Driver Fatigue and Accident Prevention – The Role of Electronic Logging Devices

Commercial motor carriers use ELDs to monitor drive time and hours of service (HOS) compliance. But the devices also record a wide range of informative data, making them an integral cog in fleet management and a key to efficiency, sustainability, and safety.

ELDs eliminate paper logbooks, improve vehicle maintenance and route planning, and help prevent costly federal audits. Read on to discover why implementing an ELD is a win-win for trucking companies, drivers, and the environment.


Stress can cause driver fatigue, making concentrating harder and slowing reaction times. Irregular sleep patterns can also lead to drowsiness behind the wheel, such as when drivers switch between day and night shifts without enough time off for their bodies to adjust.

Adding in-vehicle monitoring technologies to detect and alert drivers to signs of fatigue can help reduce rear-end truck collision risks. Some of these technologies include physiological condition monitoring (e.g., heart rate) and sleep apnea screening.

Choosing the right electronic logging devices system for your fleet prevents driver fatigue and improves safety. A good ELD should be FMCSA-approved, with built-in accelerometers and gyroscopes that record hard braking and turns and engine fault reporting, which helps with proactive maintenance. 


Everyone feels tired at one time or another, but being drowsy behind the wheel can be much more dangerous than just feeling a little sleepy. Driving while fatigued can cause people to miss important information, slow their reaction times, and become more susceptible to making mistakes.

Fatigue can cause drivers to lose focus and follow other vehicles too closely. Those who drive for a living – truck drivers, nurses, and security guards – are at a higher risk of fatigue-related crashes. These people are often required to work at night and in shifts inconsistent with their natural body clock.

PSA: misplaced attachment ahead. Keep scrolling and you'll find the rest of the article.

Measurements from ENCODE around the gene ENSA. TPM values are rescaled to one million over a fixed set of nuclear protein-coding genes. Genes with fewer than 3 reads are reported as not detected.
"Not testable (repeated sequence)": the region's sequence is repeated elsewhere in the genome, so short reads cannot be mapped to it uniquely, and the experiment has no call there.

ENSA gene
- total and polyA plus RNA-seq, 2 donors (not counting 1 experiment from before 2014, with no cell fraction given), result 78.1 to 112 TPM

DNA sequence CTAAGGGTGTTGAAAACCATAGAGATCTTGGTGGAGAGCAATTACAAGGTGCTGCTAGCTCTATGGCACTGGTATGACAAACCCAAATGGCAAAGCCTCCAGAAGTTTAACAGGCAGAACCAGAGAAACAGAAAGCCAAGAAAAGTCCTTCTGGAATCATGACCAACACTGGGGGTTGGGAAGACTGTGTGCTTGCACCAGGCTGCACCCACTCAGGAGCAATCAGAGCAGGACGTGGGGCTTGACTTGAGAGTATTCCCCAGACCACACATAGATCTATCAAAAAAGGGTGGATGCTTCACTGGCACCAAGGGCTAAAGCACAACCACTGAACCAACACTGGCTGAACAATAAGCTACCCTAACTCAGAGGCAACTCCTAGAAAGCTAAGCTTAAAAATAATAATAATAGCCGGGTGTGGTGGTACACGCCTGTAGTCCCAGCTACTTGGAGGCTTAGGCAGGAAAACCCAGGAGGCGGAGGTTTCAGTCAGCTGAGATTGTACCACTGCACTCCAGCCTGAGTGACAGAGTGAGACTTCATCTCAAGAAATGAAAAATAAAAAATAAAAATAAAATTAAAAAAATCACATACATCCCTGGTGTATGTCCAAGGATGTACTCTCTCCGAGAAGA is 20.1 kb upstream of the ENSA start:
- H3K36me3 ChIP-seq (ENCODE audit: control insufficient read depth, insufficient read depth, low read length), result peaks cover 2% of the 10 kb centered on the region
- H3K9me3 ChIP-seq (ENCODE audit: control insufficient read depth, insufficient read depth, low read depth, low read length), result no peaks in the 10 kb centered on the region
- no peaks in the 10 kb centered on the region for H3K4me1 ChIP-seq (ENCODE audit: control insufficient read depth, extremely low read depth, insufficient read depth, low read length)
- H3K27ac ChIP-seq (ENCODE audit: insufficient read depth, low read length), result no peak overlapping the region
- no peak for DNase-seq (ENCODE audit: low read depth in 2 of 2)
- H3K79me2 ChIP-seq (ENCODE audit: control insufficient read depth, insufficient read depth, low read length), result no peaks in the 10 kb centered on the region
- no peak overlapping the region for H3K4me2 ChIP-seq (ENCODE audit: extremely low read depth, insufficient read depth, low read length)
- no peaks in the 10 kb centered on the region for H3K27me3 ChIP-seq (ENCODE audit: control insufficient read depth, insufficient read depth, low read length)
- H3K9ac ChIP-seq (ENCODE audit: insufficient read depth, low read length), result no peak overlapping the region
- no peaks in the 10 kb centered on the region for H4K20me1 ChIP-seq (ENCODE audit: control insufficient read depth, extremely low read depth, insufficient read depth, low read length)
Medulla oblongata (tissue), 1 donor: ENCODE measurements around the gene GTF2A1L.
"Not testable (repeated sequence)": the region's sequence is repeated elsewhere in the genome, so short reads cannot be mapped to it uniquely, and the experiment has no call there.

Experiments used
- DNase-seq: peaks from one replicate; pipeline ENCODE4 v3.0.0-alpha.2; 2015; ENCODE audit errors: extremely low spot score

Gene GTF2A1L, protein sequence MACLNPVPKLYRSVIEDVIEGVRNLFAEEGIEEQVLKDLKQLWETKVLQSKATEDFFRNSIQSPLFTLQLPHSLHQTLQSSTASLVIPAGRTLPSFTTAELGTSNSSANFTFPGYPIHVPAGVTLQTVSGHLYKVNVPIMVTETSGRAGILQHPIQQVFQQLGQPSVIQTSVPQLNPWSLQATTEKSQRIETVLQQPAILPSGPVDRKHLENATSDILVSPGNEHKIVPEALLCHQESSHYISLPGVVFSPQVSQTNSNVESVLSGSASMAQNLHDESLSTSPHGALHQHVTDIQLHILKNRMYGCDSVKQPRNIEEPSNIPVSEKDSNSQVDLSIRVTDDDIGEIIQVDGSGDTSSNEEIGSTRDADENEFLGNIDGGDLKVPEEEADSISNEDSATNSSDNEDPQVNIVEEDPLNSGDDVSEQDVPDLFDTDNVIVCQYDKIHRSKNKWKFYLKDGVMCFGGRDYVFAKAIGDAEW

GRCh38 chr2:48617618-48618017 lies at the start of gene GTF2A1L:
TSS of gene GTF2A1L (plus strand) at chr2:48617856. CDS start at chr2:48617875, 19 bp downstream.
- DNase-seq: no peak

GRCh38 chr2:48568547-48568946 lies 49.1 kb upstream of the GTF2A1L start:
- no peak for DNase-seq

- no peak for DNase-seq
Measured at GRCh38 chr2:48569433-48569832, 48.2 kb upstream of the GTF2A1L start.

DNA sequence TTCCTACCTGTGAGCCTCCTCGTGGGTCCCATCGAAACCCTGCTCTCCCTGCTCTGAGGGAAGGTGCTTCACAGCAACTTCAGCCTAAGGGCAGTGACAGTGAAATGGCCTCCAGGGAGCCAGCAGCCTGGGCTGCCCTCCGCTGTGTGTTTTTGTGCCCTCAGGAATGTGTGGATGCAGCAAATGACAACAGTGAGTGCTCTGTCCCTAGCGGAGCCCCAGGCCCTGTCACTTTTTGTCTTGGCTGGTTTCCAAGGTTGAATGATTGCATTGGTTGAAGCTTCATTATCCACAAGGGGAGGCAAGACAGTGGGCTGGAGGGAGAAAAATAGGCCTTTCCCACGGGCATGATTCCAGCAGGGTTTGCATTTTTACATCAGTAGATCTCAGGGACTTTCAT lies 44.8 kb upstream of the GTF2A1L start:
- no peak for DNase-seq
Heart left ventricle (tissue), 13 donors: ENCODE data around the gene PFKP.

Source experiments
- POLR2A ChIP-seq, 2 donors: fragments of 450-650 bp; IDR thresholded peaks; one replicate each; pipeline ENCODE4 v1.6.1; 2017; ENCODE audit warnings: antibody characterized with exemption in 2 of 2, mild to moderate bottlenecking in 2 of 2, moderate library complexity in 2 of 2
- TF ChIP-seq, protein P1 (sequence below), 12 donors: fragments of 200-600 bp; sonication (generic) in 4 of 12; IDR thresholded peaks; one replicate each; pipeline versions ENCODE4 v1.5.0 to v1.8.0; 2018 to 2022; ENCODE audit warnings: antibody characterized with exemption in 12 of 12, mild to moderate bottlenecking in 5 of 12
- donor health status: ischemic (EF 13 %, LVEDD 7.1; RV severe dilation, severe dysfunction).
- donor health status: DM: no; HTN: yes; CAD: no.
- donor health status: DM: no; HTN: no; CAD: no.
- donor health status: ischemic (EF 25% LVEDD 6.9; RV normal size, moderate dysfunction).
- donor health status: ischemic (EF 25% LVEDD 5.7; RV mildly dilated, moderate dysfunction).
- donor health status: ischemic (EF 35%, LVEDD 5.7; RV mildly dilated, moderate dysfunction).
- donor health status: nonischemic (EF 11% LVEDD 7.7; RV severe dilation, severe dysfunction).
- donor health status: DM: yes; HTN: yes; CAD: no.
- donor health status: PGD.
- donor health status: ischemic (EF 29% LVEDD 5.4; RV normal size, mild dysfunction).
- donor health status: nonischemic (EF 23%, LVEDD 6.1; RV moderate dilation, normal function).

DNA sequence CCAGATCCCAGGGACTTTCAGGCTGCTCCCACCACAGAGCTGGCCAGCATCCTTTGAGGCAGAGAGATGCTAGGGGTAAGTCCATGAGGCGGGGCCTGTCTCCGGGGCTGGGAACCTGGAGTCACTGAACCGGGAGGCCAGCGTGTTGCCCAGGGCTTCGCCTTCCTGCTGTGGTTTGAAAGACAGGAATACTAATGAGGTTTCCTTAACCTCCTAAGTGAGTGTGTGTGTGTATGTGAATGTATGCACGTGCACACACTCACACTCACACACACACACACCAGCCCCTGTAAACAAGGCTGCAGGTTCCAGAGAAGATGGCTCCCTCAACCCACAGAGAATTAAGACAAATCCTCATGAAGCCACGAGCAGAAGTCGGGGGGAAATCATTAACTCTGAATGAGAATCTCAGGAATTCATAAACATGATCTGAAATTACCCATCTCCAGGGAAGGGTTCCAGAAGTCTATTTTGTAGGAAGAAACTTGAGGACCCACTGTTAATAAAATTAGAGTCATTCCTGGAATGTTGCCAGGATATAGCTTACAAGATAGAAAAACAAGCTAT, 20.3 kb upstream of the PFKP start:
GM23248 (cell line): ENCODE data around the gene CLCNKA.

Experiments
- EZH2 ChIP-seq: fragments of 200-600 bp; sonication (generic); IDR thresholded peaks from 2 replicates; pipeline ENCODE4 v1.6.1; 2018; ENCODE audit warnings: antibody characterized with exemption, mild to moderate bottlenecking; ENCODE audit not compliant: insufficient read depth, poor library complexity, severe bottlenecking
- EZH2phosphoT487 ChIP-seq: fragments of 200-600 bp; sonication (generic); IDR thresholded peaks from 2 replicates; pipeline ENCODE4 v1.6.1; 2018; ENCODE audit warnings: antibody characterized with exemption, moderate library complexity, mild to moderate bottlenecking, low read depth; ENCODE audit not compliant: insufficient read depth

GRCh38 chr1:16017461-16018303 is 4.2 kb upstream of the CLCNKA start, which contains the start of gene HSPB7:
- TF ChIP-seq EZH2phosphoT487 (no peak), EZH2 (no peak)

There are several ways to reduce the risk of fatigue while driving, including getting enough rest and a regular sleep schedule. Additionally, technology can monitor driver fatigue by providing drowsiness warnings and alerts that can help drivers stay on the right side of the law.


It is essential to get enough sleep, as a lack of sleep can cause drowsiness, leading to road accidents. Driving while tired increases the risk of accidents, especially on motorways and dual carriageways, where drivers often drift out of their lane or collide with other vehicles. These crashes can be fatal and often involve high-speed impact incidents.

Research has shown that driver fatigue decreases vigilance, alertness, and concentration so that rule-based cognitive functions such as driving become impaired. It can also reduce the speed at which information is processed.

Several studies have examined the relationship between drowsiness and performance measures such as standard deviation of lateral position or lane crossing. However, the quality of these studies could be better. It is due to the wide variety of study designs (randomized control trial, longitudinal, quasi-experimental, and other), sleep deprivation regimes, definition and measurement of driving outcomes, driving settings, time-of-day of drives, and controlling for confounding factors.


In addition to being influenced by fatigue, alcohol can have an additional impact on driving ability. It is especially true if the driver drinks in conjunction with sleep deprivation. Alcohol can also cause drowsiness by slowing down the brain’s reaction time.

The best way to prevent a crash caused by drowsy driving is for truckers and bus drivers to get a good night’s rest, not drink alcohol, and take medication that doesn’t interfere with driving (as advised by their doctors). However, this can be difficult, as tiredness is a subjective factor that can’t be measured.

Accident reports and witness testimony can provide clues about the driving conditions that could have contributed to the crash. Credit and debit card receipts may indicate what the driver ate or drank before the crash, and medical records may reveal medications that can make a person sleepy. Taking a nap on long trips and having someone drive with you is also recommended as a potential solution, although this may only be possible for some drivers.

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